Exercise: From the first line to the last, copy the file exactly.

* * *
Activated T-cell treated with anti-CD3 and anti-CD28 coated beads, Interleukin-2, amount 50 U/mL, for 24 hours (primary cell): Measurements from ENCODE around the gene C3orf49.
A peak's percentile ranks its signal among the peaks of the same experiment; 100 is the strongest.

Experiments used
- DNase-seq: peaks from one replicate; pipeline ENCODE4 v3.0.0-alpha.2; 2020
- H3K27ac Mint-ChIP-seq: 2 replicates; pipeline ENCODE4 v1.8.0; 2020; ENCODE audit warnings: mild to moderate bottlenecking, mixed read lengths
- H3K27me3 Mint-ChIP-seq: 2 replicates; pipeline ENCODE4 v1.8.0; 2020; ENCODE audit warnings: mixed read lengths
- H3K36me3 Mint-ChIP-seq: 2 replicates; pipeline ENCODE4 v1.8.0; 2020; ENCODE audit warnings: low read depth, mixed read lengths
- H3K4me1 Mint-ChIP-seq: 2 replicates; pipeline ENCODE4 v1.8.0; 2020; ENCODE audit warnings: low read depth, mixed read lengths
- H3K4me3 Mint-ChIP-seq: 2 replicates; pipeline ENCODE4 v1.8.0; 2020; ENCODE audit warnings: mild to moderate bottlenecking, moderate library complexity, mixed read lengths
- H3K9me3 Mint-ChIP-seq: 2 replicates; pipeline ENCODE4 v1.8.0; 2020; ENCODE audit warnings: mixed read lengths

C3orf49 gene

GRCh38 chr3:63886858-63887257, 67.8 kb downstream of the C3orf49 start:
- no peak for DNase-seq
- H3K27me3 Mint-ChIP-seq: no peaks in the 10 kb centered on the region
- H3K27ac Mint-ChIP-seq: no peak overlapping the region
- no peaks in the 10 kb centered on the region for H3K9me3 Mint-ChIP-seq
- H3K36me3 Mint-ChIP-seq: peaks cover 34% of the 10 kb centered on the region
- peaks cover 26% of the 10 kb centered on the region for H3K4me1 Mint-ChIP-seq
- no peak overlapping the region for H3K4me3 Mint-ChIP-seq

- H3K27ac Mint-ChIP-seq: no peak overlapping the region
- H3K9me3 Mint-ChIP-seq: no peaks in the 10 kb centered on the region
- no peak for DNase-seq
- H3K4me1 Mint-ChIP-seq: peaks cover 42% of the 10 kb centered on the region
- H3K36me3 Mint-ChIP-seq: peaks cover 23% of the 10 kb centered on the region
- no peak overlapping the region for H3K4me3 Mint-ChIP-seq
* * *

Activated T-cell treated with anti-CD3 and anti-CD28 coated beads, Interleukin-2, amount 50 U/mL, for 24 hours (primary cell): Measurements from ENCODE around the gene C3orf49.
A peak's percentile ranks its signal among the peaks of the same experiment; 100 is the strongest.

Experiments used
- DNase-seq: peaks from one replicate; pipeline ENCODE4 v3.0.0-alpha.2; 2020
- H3K27ac Mint-ChIP-seq: 2 replicates; pipeline ENCODE4 v1.8.0; 2020; ENCODE audit warnings: mild to moderate bottlenecking, mixed read lengths
- H3K27me3 Mint-ChIP-seq: 2 replicates; pipeline ENCODE4 v1.8.0; 2020; ENCODE audit warnings: mixed read lengths
- H3K36me3 Mint-ChIP-seq: 2 replicates; pipeline ENCODE4 v1.8.0; 2020; ENCODE audit warnings: low read depth, mixed read lengths
- H3K4me1 Mint-ChIP-seq: 2 replicates; pipeline ENCODE4 v1.8.0; 2020; ENCODE audit warnings: low read depth, mixed read lengths
- H3K4me3 Mint-ChIP-seq: 2 replicates; pipeline ENCODE4 v1.8.0; 2020; ENCODE audit warnings: mild to moderate bottlenecking, moderate library complexity, mixed read lengths
- H3K9me3 Mint-ChIP-seq: 2 replicates; pipeline ENCODE4 v1.8.0; 2020; ENCODE audit warnings: mixed read lengths

C3orf49 gene

GRCh38 chr3:63886858-63887257, 67.8 kb downstream of the C3orf49 start:
- no peak for DNase-seq
- H3K27me3 Mint-ChIP-seq: no peaks in the 10 kb centered on the region
- H3K27ac Mint-ChIP-seq: no peak overlapping the region
- no peaks in the 10 kb centered on the region for H3K9me3 Mint-ChIP-seq
- H3K36me3 Mint-ChIP-seq: peaks cover 34% of the 10 kb centered on the region
- peaks cover 26% of the 10 kb centered on the region for H3K4me1 Mint-ChIP-seq
- no peak overlapping the region for H3K4me3 Mint-ChIP-seq

- H3K27ac Mint-ChIP-seq: no peak overlapping the region
- H3K9me3 Mint-ChIP-seq: no peaks in the 10 kb centered on the region
- no peak for DNase-seq
- H3K4me1 Mint-ChIP-seq: peaks cover 42% of the 10 kb centered on the region
- H3K36me3 Mint-ChIP-seq: peaks cover 23% of the 10 kb centered on the region
- no peak overlapping the region for H3K4me3 Mint-ChIP-seq